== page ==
The film follows Holly, a young woman with an attraction to death. Her morbid fascination causes her to fall for Rob, a formerly suicidal man who is still grieving for his dead ex, Nina. Their relationship is great at first. However, when they hit the sheets, Nina comes between them… literally. In a grotesque scene worthy of David Cronenberg, Nina somehow grows like a plant from the bed. Of course Holly and Rob are stunned and terrified. Nina wastes no time accusing Rob of cheating on her. She then proceeds to berate Holly. Rob unsure of what to do, ends up doing nothing. His inaction results in Holly dashing out in anger. The next morning she returns prepared to tackle their little “Nina” situation.

The pair spend the rest of the film attempting to negotiate their relationship around Nina. First, Holly tries to make Nina part of their life together. She does this by getting Nina’s name tattooed on her and by including Nina in their sexual escapades. When that doesn’t work, they try ignoring her. Finally they try making peace with Nina’s death, but the presence of Nina is inescapable. Ultimately, Holly ends up being the one stuck with Nina, forever ending her relationship with Rob.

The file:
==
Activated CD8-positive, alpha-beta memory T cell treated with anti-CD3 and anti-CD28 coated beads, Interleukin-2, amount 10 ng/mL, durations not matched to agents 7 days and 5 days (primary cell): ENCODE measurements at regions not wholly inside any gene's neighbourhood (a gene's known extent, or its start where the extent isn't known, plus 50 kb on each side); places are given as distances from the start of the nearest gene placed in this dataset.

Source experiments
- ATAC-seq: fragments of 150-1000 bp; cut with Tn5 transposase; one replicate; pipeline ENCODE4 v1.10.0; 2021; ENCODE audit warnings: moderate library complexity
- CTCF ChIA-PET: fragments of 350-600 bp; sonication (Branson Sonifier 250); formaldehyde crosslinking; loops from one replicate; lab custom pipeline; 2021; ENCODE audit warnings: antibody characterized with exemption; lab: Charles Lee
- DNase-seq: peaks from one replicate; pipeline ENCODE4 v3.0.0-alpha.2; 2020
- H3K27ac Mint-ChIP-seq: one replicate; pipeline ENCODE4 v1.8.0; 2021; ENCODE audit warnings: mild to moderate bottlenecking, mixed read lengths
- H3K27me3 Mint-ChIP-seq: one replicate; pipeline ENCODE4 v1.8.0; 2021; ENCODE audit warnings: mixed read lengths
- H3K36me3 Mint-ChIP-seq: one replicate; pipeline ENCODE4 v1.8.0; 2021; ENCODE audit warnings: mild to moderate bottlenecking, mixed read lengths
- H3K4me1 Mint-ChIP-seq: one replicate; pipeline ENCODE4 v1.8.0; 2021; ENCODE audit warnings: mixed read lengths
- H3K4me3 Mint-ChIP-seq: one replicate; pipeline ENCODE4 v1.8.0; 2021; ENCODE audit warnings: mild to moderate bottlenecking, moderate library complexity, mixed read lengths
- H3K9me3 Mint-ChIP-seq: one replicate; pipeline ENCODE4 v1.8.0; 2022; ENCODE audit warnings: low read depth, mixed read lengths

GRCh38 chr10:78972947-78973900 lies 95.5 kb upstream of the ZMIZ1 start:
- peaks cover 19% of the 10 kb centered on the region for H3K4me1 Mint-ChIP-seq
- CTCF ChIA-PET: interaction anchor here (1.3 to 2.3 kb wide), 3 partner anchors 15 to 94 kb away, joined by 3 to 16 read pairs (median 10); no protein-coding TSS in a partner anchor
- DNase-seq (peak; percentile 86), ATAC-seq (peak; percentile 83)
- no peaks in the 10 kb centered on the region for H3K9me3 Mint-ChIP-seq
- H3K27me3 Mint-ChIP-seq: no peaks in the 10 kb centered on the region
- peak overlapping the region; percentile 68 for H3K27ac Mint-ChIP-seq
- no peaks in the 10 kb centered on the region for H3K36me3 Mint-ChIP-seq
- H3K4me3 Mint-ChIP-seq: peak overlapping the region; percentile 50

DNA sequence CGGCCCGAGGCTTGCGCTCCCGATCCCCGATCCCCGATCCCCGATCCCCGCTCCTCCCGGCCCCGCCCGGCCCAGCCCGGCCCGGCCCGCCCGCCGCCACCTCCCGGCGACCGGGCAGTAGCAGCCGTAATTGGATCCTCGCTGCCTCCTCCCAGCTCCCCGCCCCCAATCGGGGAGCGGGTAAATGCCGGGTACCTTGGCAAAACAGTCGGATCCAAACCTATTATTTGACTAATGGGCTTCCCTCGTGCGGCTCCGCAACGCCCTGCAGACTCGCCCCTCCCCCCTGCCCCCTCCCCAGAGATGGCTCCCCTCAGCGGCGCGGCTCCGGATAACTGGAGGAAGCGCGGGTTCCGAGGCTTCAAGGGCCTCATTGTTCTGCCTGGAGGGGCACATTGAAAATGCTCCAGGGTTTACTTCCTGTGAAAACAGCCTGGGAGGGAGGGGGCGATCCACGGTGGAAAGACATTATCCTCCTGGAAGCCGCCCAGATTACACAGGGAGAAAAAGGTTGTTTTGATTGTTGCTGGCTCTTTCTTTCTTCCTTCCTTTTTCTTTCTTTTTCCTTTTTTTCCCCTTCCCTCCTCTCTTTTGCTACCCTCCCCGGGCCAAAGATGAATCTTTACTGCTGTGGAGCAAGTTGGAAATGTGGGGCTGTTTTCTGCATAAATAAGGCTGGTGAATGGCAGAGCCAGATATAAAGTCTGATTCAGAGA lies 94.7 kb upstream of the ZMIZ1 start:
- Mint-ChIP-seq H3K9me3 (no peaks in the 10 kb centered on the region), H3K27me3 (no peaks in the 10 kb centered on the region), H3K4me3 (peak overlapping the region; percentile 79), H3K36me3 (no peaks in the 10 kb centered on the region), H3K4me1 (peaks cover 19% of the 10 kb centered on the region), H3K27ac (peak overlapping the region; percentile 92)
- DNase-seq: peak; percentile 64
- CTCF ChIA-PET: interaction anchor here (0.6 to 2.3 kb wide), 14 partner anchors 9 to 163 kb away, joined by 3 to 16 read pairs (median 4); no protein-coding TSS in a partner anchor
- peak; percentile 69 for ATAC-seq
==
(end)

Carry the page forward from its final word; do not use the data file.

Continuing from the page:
It’s hard to say for sure what exactly the message is behind Nina Forever, but a few things are clear. Nina represents the past that the characters can’t move on from. In Holly’s case, Nina represents an obsession with darkness. Nina herself insists throughout the movie that she doesn’t want to keep coming back. She wishes to remain dead. Nina’s existence ranges from painful to numb. The film doesn’t provide any clear cut answers, but it does raise some excellent questions. Do the living drag on the memory of the dead for our own benefit, rather than theirs? Can a person overcome their past, or will it always just keep popping up like Nina?

The actors are all superb. Cian Barry plays the brooding Rob well. His is not the most exciting role in the film, but his personality gives it a bit more edge than it might have otherwise. Barry has smoking hot chemistry with his co-star Abigail Hardingham who plays Holly. Hardingham stands out as the vulnerable young woman with many layers. She shines in every scene she’s in. Don’t be surprised if she starts showing up in more and more indie films. Finally, there’s Fiona O’Shaughnessy as Nina. With her captivating features, and unique voice O’Shaughnessy is the perfect Nina. She provides witty banter, all while being sexy in the most creepy way possible.


Another major score for Nina Forever is the music. “Nina” features music from indie rockers like Amanda Palmer and Minnesota band The Ladybrugs. The music contributes to the hip vibe of the overall film. It adds a layer of fun, to an otherwise sad movie.

Nina Forever is a love story for those who prefer their romance blood soaked rather than sugar coated. While perhaps not entirely cohesive, this film by Chris Blaine and Ben Blaine has plenty to offer. At its best, Nina Forever is an examination of what it means to be alive and in love. While it is not a scary film, the blood, the undead girlfriend, and the general weirdness more than solidify its place in the horror genre. Fans of these mumblegore films should keep their eyes peeled for the next Blaine brothers project.